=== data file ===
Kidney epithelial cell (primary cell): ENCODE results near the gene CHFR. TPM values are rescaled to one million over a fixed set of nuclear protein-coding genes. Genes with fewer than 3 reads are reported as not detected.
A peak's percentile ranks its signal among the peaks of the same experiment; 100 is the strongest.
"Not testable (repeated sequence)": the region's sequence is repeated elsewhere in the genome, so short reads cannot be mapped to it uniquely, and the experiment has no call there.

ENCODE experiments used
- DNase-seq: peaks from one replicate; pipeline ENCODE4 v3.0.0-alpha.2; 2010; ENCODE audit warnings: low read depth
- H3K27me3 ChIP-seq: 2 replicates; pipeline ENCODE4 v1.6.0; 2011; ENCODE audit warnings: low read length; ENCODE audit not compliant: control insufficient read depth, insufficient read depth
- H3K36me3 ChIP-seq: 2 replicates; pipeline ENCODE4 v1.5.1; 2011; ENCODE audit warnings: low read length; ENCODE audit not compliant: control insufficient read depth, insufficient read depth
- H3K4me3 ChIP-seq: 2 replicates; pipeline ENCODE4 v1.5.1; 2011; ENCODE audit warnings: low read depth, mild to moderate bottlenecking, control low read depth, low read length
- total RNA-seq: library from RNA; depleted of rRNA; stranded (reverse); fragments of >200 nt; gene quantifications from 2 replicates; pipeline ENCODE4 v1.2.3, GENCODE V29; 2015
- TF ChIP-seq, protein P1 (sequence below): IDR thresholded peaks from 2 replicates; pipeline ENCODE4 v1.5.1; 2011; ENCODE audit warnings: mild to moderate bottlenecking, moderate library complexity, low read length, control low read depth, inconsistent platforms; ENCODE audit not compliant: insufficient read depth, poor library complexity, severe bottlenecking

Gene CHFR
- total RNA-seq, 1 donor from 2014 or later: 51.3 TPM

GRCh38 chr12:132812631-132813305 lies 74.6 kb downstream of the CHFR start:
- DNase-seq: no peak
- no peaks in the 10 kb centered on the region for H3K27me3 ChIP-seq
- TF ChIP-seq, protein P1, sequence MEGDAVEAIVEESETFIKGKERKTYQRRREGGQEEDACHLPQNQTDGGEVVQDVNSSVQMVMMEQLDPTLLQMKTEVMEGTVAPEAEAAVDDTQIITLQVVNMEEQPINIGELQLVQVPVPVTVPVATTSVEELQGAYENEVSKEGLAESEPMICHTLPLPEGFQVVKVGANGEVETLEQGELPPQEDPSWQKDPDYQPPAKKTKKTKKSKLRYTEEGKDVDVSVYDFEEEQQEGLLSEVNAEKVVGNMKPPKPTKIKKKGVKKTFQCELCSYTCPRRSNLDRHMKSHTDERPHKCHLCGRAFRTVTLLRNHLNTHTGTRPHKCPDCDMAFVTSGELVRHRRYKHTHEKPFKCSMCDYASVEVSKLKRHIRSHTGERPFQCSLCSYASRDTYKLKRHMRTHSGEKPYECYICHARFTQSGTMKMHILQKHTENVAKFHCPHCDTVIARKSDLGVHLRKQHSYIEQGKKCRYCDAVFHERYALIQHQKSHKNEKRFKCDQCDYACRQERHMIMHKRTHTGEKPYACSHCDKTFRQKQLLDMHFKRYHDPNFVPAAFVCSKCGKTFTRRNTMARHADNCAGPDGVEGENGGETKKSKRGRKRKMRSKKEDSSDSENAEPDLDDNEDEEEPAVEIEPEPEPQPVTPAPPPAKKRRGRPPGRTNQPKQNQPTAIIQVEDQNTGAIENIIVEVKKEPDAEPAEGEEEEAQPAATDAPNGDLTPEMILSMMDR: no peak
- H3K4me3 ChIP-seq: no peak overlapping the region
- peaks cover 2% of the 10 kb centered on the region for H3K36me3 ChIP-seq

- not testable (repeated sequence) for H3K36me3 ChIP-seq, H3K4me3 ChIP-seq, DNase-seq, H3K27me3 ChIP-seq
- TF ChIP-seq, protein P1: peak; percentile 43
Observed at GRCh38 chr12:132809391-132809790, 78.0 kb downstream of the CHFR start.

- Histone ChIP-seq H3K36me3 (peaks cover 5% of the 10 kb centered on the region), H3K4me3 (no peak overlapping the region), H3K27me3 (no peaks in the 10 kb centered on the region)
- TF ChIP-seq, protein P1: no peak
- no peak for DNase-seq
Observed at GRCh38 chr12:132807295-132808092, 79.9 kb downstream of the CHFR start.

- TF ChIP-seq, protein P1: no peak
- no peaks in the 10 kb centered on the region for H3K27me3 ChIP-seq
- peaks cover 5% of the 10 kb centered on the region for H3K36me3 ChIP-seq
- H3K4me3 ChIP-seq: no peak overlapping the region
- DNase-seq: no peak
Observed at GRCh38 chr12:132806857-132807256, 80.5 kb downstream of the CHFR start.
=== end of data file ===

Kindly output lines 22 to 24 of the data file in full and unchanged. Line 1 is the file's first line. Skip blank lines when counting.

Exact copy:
- Histone ChIP-seq H3K36me3 (peaks cover 5% of the 10 kb centered on the region), H3K4me3 (no peak overlapping the region), H3K27me3 (no peaks in the 10 kb centered on the region)
- TF ChIP-seq, protein P1: no peak
- no peak for DNase-seq